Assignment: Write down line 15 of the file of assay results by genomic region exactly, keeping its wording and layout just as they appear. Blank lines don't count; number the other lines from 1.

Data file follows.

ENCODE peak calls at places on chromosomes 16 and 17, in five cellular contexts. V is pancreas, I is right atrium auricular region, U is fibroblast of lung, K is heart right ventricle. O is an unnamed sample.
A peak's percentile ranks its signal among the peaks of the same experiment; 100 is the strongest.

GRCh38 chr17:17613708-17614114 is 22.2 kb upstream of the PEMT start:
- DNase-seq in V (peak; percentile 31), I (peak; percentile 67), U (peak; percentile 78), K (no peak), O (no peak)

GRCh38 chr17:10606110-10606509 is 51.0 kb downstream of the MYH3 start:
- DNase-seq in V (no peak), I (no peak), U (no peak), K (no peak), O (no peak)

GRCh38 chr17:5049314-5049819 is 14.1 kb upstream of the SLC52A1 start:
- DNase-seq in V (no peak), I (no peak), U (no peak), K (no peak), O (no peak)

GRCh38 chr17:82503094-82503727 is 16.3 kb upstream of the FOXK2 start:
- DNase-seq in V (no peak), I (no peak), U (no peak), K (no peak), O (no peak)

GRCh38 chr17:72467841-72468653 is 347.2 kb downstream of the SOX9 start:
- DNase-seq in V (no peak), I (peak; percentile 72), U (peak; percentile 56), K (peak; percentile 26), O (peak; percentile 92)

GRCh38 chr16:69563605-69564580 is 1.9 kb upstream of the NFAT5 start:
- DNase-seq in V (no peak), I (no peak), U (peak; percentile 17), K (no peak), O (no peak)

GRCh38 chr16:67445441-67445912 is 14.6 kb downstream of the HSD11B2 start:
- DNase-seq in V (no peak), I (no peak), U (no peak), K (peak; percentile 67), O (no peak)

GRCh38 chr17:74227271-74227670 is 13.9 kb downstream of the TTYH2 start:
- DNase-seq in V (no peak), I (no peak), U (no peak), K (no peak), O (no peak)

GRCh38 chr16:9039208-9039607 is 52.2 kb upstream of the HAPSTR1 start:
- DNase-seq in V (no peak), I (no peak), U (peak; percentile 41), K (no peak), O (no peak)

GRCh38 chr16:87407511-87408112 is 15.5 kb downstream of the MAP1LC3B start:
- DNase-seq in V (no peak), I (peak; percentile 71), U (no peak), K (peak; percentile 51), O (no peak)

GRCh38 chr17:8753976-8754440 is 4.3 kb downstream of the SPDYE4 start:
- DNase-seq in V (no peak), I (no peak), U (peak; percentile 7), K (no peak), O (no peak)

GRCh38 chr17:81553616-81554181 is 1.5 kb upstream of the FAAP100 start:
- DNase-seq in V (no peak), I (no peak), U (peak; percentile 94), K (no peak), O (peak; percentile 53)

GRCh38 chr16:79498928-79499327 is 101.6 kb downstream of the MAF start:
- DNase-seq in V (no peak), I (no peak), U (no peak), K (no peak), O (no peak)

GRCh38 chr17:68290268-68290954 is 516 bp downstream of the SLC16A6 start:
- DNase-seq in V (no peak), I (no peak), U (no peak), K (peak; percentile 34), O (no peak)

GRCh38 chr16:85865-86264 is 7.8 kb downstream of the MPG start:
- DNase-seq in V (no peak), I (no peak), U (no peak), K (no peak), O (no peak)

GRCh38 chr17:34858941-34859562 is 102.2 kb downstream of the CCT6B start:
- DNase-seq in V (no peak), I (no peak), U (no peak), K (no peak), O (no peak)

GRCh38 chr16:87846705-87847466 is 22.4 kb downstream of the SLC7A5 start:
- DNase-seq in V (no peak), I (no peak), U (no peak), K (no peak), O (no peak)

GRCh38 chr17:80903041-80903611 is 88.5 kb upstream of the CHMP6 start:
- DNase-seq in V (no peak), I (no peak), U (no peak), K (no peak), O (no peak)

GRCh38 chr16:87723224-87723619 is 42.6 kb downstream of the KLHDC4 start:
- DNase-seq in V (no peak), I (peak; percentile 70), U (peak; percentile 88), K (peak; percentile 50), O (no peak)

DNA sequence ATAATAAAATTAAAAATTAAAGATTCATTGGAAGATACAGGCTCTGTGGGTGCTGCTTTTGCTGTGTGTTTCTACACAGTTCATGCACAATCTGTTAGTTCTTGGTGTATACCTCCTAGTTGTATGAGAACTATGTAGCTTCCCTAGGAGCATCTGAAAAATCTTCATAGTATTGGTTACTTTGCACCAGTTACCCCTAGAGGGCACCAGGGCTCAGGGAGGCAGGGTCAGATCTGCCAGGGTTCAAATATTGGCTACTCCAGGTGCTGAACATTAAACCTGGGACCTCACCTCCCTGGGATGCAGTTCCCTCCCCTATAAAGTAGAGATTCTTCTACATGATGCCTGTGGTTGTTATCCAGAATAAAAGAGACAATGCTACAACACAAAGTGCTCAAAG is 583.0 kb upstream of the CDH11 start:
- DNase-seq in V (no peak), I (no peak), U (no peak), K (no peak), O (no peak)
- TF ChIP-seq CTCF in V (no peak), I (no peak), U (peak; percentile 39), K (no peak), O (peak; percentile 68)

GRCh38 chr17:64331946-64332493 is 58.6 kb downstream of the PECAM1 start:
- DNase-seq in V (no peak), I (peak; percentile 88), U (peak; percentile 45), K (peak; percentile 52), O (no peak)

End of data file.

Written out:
GRCh38 chr16:67445441-67445912 is 14.6 kb downstream of the HSD11B2 start: